Roger Ebert tribute to be hosted on UGA campus
The University of Georgia Grady College, Film Studies and the University Union are teaming up to present a weekend-long tribute for renowned film critic Roger Ebert from Feb. 6 to 9 at the Tate Theater. All events are open to the public.
· Feb. 6 – “Beyond the Valley of the Dolls,” 8 p.m., $1 for UGA students, $2 for non-students
· Feb. 7 – “Life Itself,” 8 p.m., free admission
· Feb. 8 – “Citizen Kane,” 6 p.m., 9 p.m., $1 for UGA students, $2 for non-students
· Feb. 9 – “La Dolce Vita,” 3 p.m., 6 p.m., 9 p.m., $1 for UGA students, $2 for non-students
The main highlight of the weekend takes place Feb. 7 at 8 p.m. with the screening of “Life Itself,” a new documentary about Ebert based on his memoir of the same name. Directed by Steve James and produced by Martin Scorsese, this will be the first screening of the film after its premiere at the Sundance Film Festival in Park City, Utah.
Looking to extend her late husband's legacy, Chaz Ebert will be present before the documentary screening for a pre-reception from 6 to 7:30 p.m. in the fourth floor reception area of the Grady College.
“To have Chaz Ebert talk about Roger after the screening of “Life Itself” and answer audience questions affords a rare opportunity for film and journalism students to learn about the legendary film critic's life and work,” said Nate Kohn, Grady professor and director of the annual Roger Ebert Film Festival in Champaign, Ill.
The tribute weekend also includes the screening of “Beyond the Valley of the Dolls,” the only film Ebert ever wrote himself, as well as “La Dolce Vita” and “Citizen Kane,” two of Ebert's all time favorite films.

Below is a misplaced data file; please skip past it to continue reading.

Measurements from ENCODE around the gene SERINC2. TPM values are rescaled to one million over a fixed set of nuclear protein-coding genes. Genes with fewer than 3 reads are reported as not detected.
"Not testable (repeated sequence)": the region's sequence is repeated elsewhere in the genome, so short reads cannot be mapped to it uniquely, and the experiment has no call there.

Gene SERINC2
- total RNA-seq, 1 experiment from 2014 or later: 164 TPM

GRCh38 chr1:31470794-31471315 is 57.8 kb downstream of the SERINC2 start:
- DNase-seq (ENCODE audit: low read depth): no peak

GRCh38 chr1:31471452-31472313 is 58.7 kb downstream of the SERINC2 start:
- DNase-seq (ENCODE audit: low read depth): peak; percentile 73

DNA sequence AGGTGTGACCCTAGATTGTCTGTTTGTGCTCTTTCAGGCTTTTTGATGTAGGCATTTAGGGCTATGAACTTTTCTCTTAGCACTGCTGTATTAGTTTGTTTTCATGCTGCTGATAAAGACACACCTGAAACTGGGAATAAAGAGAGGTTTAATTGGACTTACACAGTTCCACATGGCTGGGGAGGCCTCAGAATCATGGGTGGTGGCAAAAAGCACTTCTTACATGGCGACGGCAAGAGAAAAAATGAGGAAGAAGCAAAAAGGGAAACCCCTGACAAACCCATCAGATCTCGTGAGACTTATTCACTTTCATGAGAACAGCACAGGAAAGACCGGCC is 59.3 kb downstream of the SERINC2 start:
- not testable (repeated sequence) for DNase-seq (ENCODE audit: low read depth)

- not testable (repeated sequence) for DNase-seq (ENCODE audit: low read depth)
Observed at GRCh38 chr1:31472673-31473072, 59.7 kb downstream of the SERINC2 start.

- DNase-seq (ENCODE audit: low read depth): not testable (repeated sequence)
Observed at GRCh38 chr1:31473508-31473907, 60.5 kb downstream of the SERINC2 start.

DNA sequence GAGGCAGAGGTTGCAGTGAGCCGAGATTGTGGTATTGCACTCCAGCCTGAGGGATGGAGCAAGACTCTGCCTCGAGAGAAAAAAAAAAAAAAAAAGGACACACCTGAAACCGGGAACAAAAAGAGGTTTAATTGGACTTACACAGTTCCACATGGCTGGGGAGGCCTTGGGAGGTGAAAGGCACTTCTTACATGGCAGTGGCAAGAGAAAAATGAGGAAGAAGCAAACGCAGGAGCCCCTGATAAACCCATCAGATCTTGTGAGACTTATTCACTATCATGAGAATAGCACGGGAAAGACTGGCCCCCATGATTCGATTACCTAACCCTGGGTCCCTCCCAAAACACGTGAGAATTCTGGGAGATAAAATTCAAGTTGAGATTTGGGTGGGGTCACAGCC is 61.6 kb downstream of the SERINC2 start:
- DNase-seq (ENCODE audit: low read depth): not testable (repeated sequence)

“The program is an excellent mix that reflects the wide scope of Roger's taste in movies-from Fellini to Welles to Russ Meyer,” said Kohn.
Ebert was a film critic, journalist and screenwriter. He worked for the Chicago Sun-Times from 1967 until his death in 2013. Ebert and Chicago Tribune critic Gene Siskel hosted a series of popular review shows in which they created and trademarked the phrase “two thumbs up,” used when they both gave the same film a positive review.
In 1975, Ebert was the first film critic to win the Pulitzer Prize for Criticism. As of 2010, his reviews were syndicated to more than 200 newspapers in the United States and abroad. Ebert also published more than 20 books and dozens of collections of reviews.
Neil Steinberg of the Chicago Sun-Times said Ebert “was without question the nation's most prominent and influential film critic,” Tom Van Riper of Forbes described him as “the most powerful pundit in America,” and Kenneth Turan of the Los Angeles Times called him “the best-known film critic in America.”Date: January 22, 2014
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